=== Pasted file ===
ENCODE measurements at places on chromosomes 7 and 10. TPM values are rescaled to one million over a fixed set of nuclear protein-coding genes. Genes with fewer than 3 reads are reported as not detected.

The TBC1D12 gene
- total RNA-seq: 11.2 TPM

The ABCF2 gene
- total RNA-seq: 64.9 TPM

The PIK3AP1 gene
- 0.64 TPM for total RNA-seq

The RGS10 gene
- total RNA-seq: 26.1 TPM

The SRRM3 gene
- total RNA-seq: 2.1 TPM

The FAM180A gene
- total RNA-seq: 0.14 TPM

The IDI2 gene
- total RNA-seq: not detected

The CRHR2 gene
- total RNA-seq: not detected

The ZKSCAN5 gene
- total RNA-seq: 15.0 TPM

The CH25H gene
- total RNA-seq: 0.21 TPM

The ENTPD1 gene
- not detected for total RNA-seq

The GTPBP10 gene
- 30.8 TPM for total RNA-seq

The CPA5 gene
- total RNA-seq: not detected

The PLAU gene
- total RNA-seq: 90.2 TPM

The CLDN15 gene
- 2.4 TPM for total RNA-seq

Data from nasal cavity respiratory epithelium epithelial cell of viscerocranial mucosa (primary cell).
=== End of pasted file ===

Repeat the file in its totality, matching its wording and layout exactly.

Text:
ENCODE measurements at places on chromosomes 7 and 10. TPM values are rescaled to one million over a fixed set of nuclear protein-coding genes. Genes with fewer than 3 reads are reported as not detected.

The TBC1D12 gene
- total RNA-seq: 11.2 TPM

The ABCF2 gene
- total RNA-seq: 64.9 TPM

The PIK3AP1 gene
- 0.64 TPM for total RNA-seq

The RGS10 gene
- total RNA-seq: 26.1 TPM

The SRRM3 gene
- total RNA-seq: 2.1 TPM

The FAM180A gene
- total RNA-seq: 0.14 TPM

The IDI2 gene
- total RNA-seq: not detected

The CRHR2 gene
- total RNA-seq: not detected

The ZKSCAN5 gene
- total RNA-seq: 15.0 TPM

The CH25H gene
- total RNA-seq: 0.21 TPM

The ENTPD1 gene
- not detected for total RNA-seq

The GTPBP10 gene
- 30.8 TPM for total RNA-seq

The CPA5 gene
- total RNA-seq: not detected

The PLAU gene
- total RNA-seq: 90.2 TPM

The CLDN15 gene
- 2.4 TPM for total RNA-seq

Data from nasal cavity respiratory epithelium epithelial cell of viscerocranial mucosa (primary cell).